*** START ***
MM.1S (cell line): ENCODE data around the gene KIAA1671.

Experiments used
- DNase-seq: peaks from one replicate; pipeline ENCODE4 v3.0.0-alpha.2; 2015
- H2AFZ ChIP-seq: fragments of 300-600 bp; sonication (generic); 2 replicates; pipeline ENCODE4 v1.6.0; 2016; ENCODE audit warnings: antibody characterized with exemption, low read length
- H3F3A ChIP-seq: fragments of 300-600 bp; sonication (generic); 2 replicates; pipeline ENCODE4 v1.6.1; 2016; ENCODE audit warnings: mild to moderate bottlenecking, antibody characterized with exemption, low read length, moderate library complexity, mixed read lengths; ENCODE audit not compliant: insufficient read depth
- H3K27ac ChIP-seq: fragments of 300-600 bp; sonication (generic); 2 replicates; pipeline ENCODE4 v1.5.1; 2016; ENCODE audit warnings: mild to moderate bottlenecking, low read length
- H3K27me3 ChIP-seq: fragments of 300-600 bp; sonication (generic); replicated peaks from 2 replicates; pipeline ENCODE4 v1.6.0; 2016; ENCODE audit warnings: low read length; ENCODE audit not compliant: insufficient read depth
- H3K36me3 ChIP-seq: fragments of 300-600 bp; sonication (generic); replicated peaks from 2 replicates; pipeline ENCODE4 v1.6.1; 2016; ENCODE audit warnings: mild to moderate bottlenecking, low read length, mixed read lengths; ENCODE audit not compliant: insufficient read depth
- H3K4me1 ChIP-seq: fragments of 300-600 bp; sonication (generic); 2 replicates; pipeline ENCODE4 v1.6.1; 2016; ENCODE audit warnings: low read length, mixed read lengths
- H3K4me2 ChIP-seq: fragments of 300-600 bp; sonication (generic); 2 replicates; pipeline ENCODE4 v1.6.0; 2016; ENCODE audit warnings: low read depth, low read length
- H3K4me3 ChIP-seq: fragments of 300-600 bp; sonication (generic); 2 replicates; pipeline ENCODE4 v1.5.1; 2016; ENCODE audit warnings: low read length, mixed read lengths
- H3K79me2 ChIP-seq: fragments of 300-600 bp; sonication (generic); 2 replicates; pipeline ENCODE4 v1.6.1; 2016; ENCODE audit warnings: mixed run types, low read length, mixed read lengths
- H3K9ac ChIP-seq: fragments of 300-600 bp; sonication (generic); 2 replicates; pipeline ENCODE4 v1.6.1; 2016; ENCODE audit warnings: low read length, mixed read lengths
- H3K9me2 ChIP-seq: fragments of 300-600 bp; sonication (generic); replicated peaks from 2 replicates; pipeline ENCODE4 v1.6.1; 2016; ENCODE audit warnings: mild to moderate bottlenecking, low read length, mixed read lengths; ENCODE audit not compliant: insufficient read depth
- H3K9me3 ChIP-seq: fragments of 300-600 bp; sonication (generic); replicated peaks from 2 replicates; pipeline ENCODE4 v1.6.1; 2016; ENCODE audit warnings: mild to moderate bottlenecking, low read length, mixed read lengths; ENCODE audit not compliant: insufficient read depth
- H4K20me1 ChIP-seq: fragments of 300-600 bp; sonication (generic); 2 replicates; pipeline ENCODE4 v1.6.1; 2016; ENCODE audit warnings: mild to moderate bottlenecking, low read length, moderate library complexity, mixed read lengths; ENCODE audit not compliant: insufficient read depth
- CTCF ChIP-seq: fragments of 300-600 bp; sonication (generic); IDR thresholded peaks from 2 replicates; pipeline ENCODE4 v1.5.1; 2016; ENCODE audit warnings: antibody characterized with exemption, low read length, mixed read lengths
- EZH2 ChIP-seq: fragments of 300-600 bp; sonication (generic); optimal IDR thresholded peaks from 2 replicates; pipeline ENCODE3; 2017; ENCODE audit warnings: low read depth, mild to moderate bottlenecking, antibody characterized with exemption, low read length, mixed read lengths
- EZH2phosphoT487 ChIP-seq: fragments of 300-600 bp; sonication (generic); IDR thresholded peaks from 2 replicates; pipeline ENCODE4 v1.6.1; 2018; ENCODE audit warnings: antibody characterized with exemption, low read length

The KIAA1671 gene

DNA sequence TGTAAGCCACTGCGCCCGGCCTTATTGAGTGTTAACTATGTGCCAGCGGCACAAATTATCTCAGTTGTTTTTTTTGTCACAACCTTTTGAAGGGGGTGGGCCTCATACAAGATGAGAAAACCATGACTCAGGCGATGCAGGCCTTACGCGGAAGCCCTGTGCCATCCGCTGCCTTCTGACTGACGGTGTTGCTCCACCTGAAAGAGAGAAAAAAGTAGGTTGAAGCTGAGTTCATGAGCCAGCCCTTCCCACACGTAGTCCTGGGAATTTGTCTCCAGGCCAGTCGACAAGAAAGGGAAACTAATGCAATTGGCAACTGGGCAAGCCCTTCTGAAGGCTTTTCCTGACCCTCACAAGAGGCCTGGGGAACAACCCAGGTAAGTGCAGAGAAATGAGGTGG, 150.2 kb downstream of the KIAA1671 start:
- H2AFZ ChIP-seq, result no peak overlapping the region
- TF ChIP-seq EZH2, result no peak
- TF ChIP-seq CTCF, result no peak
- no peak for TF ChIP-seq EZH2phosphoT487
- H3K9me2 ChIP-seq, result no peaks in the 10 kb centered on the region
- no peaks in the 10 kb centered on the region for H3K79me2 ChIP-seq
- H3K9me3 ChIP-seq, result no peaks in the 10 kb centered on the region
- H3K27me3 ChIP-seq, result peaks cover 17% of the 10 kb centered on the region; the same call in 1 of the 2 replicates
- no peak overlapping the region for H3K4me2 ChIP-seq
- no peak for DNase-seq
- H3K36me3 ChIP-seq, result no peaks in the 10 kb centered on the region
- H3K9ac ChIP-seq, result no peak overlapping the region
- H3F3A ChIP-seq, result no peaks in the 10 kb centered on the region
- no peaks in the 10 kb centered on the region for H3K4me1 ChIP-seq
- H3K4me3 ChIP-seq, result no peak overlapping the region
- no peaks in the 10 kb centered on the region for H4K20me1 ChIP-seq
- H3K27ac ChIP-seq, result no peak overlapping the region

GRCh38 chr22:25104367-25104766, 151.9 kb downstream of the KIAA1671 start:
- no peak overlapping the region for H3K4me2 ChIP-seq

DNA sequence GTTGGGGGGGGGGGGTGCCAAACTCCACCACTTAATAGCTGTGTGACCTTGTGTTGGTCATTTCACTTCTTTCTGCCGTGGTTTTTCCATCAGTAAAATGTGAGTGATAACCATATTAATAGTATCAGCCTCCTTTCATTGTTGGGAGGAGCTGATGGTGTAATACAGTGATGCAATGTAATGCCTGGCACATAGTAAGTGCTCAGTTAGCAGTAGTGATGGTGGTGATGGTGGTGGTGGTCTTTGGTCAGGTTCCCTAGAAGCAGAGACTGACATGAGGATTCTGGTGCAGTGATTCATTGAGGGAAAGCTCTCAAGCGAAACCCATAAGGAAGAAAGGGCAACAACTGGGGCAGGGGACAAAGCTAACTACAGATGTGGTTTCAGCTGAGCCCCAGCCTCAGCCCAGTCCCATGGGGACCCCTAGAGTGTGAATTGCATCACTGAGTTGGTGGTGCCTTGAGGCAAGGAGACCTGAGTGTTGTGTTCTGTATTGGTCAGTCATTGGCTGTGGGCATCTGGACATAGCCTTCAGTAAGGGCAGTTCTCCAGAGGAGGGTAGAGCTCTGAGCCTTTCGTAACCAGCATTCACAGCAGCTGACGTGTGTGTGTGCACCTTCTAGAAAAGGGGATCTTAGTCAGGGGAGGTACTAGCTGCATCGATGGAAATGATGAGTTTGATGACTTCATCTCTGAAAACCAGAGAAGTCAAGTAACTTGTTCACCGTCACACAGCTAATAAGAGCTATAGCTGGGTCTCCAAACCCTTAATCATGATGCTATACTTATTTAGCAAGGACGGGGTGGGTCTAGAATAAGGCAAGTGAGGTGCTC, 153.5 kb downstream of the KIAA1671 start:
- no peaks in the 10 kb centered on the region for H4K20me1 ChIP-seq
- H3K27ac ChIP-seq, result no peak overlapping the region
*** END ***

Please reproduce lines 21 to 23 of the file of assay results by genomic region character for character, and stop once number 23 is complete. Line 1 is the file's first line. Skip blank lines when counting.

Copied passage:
DNA sequence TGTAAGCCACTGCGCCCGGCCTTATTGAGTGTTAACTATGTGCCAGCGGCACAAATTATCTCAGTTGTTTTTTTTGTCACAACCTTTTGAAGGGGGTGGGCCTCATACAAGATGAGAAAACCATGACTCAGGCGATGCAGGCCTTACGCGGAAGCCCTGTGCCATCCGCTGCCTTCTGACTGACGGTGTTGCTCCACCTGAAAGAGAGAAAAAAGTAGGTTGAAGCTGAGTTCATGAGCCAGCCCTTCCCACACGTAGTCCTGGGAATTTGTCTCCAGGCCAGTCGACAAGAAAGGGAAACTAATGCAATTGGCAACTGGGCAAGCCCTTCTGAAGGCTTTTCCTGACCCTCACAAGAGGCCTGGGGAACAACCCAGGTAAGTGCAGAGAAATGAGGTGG, 150.2 kb downstream of the KIAA1671 start:
- H2AFZ ChIP-seq, result no peak overlapping the region
- TF ChIP-seq EZH2, result no peak